Page Vs. Screen: Rebecca

I rarely make these sorts of posts, but I finally watched this movie and have opinions, which I will fling out into the void that is the internet.

So last week I watched the film Rebecca, which came out on Netflix in 2020. I’ve read the book twice, and quite like it, so I was curious to see what the movie version was like.

And it was… interesting. Not entirely in a good way. In fact, the more I think about it, the more annoyed I am.

I’ll talk about the parts I liked first, before the real fun of this review begins.

(Also, there will be spoilers for both the book and film.)

I enjoyed the settings. Monte Carlo (which I’m aware is a real place, but still) and Manderley both look pretty much how I pictured them. The grounds around the house aren’t quite what I imagined, but were still beautiful and fit the rest of the movie’s aesthetic. Some of the outfits worn by the main character Mrs. De Winter (played by Lily James) are lovely. I didn’t know I like some of the fashions from the English upper class of the 1930s, but apparently I do.

I also think, for the most part, the casting was excellent. Danvers in particular was exactly how I imagined her. I think Lily James was far prettier than I pictured Mrs. De Winter, but her performance is pretty good overall. (It did, however, make Frank’s comment about Rebecca having being the “most beautiful creature I ever saw in my life” strange, with Lily James sitting right there next to him. No accounting for taste, I guess?) And everyone else was cast pretty well based on the descriptions from the book, so that was fun to see. My only quibble is that Maxim is supposed to be at least a decade older than Mrs. De Winter, but I guess I shouldn’t complain about them making an age difference smaller.

Lastly, there were so many small moments in this movie, especially during the first half, that shows that the creators actually read the book. And recalling my review of the so-called Artemis Fowl adaptation, this is not always the case, and so it was refreshing to see here. From the awful comments that Mrs. Van Hopper makes to the handkerchief in the old coat, from the notes passed in Monte Carlo to the breaking the porcelain figure, so many details are brought to life.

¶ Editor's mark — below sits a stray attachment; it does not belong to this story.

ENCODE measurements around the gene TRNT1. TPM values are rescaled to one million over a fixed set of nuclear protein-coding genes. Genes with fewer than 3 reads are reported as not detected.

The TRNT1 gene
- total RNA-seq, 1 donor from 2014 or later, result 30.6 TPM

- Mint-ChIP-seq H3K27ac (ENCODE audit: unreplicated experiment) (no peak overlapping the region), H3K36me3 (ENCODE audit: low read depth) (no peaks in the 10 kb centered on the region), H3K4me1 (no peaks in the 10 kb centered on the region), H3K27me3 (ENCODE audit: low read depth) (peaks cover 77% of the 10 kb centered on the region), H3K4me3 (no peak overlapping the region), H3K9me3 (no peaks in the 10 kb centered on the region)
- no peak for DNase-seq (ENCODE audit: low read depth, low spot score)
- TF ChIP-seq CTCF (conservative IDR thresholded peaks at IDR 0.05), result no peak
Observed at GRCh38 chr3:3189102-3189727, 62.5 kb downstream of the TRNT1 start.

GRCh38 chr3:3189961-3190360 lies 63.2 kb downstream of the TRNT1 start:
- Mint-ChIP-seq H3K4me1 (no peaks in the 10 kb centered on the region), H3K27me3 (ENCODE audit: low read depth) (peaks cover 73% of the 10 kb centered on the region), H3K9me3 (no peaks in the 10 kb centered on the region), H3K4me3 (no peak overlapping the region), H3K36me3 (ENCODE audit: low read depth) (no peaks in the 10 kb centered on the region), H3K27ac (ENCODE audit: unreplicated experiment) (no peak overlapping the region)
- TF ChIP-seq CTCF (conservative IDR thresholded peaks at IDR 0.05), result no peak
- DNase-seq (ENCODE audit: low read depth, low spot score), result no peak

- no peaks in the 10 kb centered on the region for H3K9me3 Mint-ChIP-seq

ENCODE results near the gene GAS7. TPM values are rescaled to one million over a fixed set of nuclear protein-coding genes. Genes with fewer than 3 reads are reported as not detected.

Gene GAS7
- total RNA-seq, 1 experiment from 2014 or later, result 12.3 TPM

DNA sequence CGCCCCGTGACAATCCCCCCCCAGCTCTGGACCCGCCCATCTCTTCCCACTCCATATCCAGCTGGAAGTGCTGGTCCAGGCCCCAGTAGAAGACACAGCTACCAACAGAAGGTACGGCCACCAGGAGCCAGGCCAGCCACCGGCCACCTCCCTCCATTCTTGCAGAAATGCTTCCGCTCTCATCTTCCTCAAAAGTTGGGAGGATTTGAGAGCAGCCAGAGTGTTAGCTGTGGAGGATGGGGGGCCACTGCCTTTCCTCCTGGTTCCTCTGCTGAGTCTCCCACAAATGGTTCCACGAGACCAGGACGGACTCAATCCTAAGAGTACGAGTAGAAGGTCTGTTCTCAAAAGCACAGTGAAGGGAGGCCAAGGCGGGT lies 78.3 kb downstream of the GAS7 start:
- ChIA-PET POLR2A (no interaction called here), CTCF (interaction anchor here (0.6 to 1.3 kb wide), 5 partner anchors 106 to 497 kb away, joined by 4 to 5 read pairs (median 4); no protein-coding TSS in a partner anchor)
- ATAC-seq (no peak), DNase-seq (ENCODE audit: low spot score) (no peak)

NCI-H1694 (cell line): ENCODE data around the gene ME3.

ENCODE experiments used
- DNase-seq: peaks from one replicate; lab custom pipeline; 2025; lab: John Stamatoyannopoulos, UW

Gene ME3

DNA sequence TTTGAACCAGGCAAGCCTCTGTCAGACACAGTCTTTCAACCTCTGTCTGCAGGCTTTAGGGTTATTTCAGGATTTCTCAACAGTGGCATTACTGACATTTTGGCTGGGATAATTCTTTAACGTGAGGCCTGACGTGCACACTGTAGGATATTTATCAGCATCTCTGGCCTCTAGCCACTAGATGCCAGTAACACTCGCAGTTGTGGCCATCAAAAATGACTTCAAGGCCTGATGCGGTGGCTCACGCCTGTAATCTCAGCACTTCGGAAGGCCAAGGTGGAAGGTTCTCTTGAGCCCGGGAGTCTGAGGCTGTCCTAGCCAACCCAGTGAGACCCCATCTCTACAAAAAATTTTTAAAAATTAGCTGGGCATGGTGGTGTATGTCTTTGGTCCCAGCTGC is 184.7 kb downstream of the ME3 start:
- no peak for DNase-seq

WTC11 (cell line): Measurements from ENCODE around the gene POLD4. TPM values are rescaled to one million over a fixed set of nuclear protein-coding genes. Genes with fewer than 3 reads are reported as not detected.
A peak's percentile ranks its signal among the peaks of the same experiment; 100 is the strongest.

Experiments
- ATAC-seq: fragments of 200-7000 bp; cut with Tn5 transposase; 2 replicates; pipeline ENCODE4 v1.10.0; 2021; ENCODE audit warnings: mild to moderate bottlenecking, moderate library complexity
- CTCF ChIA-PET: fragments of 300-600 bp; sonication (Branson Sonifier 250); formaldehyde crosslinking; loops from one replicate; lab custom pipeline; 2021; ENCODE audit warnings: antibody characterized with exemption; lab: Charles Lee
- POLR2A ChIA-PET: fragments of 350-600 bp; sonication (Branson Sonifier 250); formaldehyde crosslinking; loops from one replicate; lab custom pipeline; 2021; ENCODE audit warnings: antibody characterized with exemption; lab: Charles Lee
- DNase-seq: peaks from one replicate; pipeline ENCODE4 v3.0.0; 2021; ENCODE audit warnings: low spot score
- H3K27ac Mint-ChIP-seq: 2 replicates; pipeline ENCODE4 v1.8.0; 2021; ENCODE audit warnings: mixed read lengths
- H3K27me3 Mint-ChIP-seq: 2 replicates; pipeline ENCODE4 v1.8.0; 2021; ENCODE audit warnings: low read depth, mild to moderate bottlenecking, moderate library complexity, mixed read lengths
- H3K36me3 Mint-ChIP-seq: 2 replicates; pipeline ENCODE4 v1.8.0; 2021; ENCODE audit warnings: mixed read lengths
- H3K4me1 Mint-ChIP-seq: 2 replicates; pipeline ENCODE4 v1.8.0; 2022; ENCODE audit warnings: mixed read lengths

I just wished they’d managed to stick the landing. And by that, I mean it’s time for me to talk about the elements I didn’t like!

I think where this movie fails most is in the character of Maxim, and the pacing and content of the final act. And unfortunately, those are pretty vital to the story, and it frustrates me!

So when it comes to Maxim, I will say I liked how his relationship with the main character starts out. You can instantly tell that he truly sees her, as both a person and an equal, which is not how she’s been treated thus far. It’s nice to witness his respect and regard, which grows as he gets to know her. They got more intimate sooner, but it’s a very Hollywood decision and doesn’t really impact the story much, so I’m fine with it.

Where Maxim’s character starts to stray from the source, and thus to get worse, is when they return to Manderley. He’s uncomfortable being back here, and is unhappy with how it’s affecting his new wife, but I think it doesn’t quite translate to the screen well. I know what his mindset is because I read the book, but he really just comes off as a jerk. There’s a moment he murmurs in Mrs. De Winter’s ear that “I should never have brought you back here” but it just sounds like he’s angry at her, not at the situation. And James’ performance reinforces this interpretation, which is never refuted!

And it’s at this point of the film we come to the major turning point: the discovery of Rebecca’s boat and body, and the revelation of what really happened between her and Maxim. And, annoyingly, this is where the creators really failed.